124. Smit T, Peraza N, Garey L, Langdon KJ, Ditre JW, Rogers AH, Manning K, Zvolensky MJ (2019) Pain-related anxiety and smoking processes: the explanatory role of dysphoria. Addict Behav 88:15–22. View ArticlePubMedGoogle Scholar
  125. Smith MA, Perry G, Richey PL, Sayre LM, Anderson VE, Beal MF, Kowall N (1996) Oxidative damage in Alzheimer’s disease. Nature 382:120–121View ArticleGoogle Scholar
  126. Smith MA, Hirai K, Hsiao K, Pappollo MA, Harris PL, Siedlak SL, Tabaton M, Perry G (1998) Amyloid-beta deposition in Alzheimer transgenic mice is associated with oxidative stress. J Neurochem 70:2212–2215View ArticleGoogle Scholar
  127. Srivastava S, Somasagara RR, Hegde M, Nishana M, Tadi SK, Srivastava M, Choudhary B, Raghavan SC (2016) Quercetin, a natural flavonoid interacts with DNA, arrests cell cycle and causes tumor regression by activating mitochondrial pathway of apoptosis. Sci Rep 6:24049View ArticleGoogle Scholar
  128. Sudha ML, Dharmesh SM, Pynam H, Bhimangouder SV, Eipson SW, Somasundaram R, Nanjarajurs SM (2016) Antioxidant and cyto/DNA protective properties of apple pomace enriched bakery products. J Food Sci Technol 53:1909–1918. View ArticlePubMedPubMed CentralGoogle Scholar
  129. Supasuteekul C, Nonthitipong W, Tadtong S, Likhitwitayawuid K, Tengamnuay P, Sritularak B (2016) Antioxidant, DNA damage protective, neuroprotective, and -glucosidase inhibitory activities of a flavonoid glycoside from leaves of Garcinia gracilis. Brazilian J Pharmacog 26:312–320View ArticleGoogle Scholar
  130. Szajdek A, Borowska EJ (2008) Bioactive compounds and health-promoting properties of berry fruits: a review. Plant Foods Human Nutr 63:147–156. View ArticleGoogle Scholar
  131. Taleb A, Ahmad KA, Ullah-Ihsan A, Qu J, Lin N, Hezam K, Koju N, Hui L, Qilong D (2018) Antioxidant effects and mechanism of silymarin in oxidative stress induced cardiovascular diseases. Biomed Pharmacother 102:689–698. View ArticlePubMedGoogle Scholar
  132. Tang ELH, Rajarajeswaran J, Fung SY, Kanthimathi MS (2013) Antioxidant activity of Coriandrum sativum and protection against DNA damage and cancer cell migration. BMC Complement Altern Med 13:347. View ArticlePubMedPubMed CentralGoogle Scholar
  133. Tawani A, Kumar A (2015) Structural Insight into the interaction of Flavonoids with human telomeric sequence. Sci Rep 5:17574View ArticleGoogle Scholar
  134. Tepe B, Degerli S, Arslan S, Malatyali E, Sarikurkcu C (2011) Determination of chemical profile, antioxidant, DNA damage protection and antiamoebic activities of Teucrium poliumand Stachys iberica. Fitoterapia 82:237–246. View ArticlePubMedGoogle Scholar
  135. Tiwari P, Mishra (2017) Role of flavonoids in DNA damage and carcinogenesis prevention. J Carcinog Mutagen 8:4. View ArticleGoogle Scholar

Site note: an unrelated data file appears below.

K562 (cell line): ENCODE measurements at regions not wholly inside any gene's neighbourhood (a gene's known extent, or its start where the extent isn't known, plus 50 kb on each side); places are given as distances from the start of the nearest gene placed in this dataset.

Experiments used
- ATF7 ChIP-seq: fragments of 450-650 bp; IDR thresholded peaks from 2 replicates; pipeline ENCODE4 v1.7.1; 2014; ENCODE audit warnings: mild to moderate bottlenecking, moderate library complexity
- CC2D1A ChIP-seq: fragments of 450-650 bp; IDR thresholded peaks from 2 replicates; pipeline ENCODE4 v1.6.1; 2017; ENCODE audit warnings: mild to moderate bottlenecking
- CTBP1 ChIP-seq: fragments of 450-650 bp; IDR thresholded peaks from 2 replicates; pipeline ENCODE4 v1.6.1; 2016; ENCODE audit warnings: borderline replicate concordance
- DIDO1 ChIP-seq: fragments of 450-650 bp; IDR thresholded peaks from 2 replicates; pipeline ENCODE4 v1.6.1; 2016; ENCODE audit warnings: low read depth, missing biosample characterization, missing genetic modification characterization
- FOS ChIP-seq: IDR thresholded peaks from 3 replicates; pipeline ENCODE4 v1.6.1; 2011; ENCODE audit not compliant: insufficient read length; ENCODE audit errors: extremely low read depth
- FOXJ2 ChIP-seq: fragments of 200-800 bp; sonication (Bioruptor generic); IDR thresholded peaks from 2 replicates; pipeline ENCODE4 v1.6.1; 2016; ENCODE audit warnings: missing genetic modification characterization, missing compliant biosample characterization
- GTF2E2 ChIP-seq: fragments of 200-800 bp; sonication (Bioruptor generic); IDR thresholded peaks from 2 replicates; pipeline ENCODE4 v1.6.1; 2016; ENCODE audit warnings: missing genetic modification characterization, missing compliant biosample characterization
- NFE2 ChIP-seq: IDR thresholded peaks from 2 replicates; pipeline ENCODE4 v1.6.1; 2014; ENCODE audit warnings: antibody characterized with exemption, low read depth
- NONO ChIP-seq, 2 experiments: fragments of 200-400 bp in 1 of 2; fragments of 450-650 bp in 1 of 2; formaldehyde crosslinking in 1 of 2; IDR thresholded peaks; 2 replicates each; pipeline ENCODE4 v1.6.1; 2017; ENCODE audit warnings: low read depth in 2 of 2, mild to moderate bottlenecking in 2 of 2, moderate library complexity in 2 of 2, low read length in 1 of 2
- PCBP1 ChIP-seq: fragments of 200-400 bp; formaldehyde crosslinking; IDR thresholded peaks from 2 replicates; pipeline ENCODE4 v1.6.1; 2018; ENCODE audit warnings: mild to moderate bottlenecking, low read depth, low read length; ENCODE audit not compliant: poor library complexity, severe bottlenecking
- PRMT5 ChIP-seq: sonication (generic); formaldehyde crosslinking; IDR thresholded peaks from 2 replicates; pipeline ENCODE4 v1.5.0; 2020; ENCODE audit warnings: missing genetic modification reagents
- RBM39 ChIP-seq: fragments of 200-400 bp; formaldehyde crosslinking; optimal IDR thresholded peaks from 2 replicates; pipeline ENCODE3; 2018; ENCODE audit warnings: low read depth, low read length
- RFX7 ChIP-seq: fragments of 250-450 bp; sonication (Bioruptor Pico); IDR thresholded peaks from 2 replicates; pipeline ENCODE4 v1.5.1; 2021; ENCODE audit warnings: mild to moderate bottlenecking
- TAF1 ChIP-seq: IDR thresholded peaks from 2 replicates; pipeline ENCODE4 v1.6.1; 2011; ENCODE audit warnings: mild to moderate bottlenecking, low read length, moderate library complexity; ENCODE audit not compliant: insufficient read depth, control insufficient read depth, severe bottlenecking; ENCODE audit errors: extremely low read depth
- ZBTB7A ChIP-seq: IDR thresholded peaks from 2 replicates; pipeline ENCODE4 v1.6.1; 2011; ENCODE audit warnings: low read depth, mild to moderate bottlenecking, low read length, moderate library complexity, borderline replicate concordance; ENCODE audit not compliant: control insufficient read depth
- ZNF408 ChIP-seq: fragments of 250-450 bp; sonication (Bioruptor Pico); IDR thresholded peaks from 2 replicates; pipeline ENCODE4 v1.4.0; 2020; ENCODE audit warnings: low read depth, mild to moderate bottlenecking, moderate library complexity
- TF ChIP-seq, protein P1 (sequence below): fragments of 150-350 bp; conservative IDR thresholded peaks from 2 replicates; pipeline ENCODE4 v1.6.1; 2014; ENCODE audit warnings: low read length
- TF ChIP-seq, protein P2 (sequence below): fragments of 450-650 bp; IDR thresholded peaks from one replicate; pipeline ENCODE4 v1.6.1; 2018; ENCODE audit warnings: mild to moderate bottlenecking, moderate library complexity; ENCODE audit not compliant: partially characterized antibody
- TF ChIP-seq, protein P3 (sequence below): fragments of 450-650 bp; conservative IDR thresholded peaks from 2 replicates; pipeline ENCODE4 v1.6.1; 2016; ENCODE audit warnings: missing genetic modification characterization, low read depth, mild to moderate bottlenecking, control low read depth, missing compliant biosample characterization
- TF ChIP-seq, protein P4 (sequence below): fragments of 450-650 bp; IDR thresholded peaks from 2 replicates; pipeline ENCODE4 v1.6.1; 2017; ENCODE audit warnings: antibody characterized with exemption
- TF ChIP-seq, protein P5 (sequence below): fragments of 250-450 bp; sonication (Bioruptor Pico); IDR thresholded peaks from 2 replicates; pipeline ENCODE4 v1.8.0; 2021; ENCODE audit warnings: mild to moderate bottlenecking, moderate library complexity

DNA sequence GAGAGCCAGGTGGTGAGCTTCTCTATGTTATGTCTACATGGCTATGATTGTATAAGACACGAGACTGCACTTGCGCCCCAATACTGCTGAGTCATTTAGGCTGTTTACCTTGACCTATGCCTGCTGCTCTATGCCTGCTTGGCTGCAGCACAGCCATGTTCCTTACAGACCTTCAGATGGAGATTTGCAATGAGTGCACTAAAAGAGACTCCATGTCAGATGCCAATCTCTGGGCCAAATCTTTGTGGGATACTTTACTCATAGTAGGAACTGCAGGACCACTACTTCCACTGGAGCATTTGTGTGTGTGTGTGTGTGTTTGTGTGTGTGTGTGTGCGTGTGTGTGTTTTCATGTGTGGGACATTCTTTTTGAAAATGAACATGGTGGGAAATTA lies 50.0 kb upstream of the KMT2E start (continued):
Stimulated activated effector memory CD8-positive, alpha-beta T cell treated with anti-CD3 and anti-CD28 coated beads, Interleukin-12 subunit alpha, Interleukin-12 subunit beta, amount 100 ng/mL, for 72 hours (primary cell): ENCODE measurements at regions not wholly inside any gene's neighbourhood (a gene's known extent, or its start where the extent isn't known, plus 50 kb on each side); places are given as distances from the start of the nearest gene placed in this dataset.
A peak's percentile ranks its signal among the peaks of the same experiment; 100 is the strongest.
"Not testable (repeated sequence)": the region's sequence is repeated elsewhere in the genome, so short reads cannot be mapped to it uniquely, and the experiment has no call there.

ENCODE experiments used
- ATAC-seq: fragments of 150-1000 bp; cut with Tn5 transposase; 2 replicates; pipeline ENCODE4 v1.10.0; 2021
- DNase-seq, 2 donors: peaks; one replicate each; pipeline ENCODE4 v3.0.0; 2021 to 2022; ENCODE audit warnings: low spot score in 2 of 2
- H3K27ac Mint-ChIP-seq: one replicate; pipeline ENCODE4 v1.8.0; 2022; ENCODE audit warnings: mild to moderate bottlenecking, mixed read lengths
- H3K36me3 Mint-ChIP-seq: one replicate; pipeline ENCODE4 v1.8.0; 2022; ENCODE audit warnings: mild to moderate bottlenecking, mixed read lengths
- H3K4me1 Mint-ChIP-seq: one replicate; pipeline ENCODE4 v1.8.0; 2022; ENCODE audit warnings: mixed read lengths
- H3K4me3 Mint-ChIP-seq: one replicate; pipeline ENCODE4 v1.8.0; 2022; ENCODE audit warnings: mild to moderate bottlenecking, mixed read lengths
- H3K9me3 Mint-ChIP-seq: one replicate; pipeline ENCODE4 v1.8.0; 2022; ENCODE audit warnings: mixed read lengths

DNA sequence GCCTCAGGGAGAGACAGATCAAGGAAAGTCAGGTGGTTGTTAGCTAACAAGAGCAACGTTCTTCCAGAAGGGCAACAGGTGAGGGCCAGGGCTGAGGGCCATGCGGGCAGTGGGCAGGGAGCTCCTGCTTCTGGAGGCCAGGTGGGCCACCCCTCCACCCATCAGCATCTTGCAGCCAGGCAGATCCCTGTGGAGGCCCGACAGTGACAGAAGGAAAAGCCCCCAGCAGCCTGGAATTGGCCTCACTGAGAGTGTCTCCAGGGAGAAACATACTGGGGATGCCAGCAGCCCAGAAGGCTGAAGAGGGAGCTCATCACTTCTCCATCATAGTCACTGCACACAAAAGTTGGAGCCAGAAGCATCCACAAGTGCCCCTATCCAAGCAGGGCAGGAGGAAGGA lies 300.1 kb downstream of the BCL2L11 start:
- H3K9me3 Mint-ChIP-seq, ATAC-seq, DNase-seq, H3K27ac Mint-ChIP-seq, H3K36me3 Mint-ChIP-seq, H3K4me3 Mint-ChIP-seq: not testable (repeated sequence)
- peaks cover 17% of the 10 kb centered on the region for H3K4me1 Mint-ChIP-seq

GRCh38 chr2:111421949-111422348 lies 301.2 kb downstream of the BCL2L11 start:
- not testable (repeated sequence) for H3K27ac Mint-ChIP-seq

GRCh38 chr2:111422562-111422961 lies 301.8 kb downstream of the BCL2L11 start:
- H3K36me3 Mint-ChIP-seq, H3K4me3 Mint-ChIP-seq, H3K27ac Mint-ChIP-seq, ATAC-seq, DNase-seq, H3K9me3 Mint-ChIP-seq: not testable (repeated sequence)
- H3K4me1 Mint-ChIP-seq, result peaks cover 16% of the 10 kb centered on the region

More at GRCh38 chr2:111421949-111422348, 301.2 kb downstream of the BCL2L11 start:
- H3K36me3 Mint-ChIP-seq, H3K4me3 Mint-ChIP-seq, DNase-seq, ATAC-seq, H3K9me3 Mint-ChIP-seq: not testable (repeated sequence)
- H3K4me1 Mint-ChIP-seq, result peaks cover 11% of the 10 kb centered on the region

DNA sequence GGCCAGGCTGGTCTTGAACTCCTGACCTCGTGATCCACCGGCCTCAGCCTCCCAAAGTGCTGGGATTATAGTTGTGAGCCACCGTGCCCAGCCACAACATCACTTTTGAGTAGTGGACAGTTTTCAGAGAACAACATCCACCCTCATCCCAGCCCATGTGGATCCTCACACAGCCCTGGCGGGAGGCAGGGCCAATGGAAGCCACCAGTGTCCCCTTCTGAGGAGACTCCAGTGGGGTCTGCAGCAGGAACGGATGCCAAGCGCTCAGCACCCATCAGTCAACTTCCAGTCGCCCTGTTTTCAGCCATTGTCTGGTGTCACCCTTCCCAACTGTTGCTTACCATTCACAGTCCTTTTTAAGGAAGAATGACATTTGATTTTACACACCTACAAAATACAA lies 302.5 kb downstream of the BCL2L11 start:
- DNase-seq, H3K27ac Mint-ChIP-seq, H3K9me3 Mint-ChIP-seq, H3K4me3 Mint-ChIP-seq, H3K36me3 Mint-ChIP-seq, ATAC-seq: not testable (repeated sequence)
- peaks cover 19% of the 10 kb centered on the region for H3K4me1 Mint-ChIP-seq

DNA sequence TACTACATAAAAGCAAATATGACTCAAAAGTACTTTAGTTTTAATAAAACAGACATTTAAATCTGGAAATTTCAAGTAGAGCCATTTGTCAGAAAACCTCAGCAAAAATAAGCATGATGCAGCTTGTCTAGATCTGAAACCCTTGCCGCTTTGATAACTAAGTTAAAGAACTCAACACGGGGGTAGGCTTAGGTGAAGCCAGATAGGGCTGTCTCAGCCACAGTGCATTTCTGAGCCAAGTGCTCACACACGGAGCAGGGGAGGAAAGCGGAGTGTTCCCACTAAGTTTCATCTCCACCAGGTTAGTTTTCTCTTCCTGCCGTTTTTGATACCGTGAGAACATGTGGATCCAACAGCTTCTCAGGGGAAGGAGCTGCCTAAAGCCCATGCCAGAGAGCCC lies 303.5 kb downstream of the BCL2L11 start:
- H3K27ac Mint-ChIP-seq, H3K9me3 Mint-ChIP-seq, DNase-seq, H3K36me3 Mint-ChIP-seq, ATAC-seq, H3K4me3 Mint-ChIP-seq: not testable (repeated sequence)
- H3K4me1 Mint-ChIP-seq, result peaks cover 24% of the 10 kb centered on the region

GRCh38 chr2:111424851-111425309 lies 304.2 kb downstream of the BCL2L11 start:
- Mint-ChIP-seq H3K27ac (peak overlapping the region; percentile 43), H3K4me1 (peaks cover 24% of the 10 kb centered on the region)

136. Toyokuni S (2006) Novel aspects of oxidative stress-associated carcinogenesis. Antioxid Redox Signal 8:1373–1377. View ArticlePubMedGoogle Scholar
  137. Traystman R, Kirsch JR, Koehler C (1991) Oxygen radicals mechanism of brain injury following ischemia and reperfusion. J Appl Phys 71:1185–1195. View ArticleGoogle Scholar
  138. Tubiana M, Arengo A, Averbeck D, Masse R (2007) Low-dose risk assessment. Radiat Res 167:742–744View ArticleGoogle Scholar
  139. Turgeon M, Perry NJS, Poulogiannis G (2018) DNA damage, repair, and cancer metabolism. Front Oncol 8:15. View ArticlePubMedPubMed CentralGoogle Scholar
  140. Ullah A, Khan A, Khan I (2016) Diabetes mellitus and oxidative stress—a concise review. Saudi Pharm J 24:547–553. View ArticleGoogle Scholar
  141. Verma RJ (2004) Aflatoxin cause DNA damage. Int J Human Genet 4:231–236. View ArticleGoogle Scholar
  142. Verma K, Shrivastava D, Kumar G (2015) Antioxidant activity and DNA damage inhibition in vitro by a methanolic extract of Carissa carandas (Apocynaceae) leaves. J Taibah Univ Sci 9:34–40. View ArticleGoogle Scholar
  143. Waldren CA (2004) Classical radiation biology dogma, bystander effects and paradigm shift. Human Exp Toxicol 23:95–100. View ArticleGoogle Scholar
  144. Wolff S (1992) Failla memorial lecture. Is radiation all bad? The search for adaptation. Radiat Res 131:117–123View ArticleGoogle Scholar
  145. Xiao Y, Zhang Q, Miao J, Rui X, Li T, Dong M (2015) Antioxidant activity and DNA damage protection of mung beans processed by solid state fermentation with Cordyceps militaris SN-18. Innov Food Sci Emerg Technol 31:216–225. View ArticleGoogle Scholar
  146. Zhao B (2005) Natural antioxidants for neurodegenerative diseases. Mol Neurobiol 31:283–293. View ArticlePubMedGoogle Scholar


© The Author(s) 2019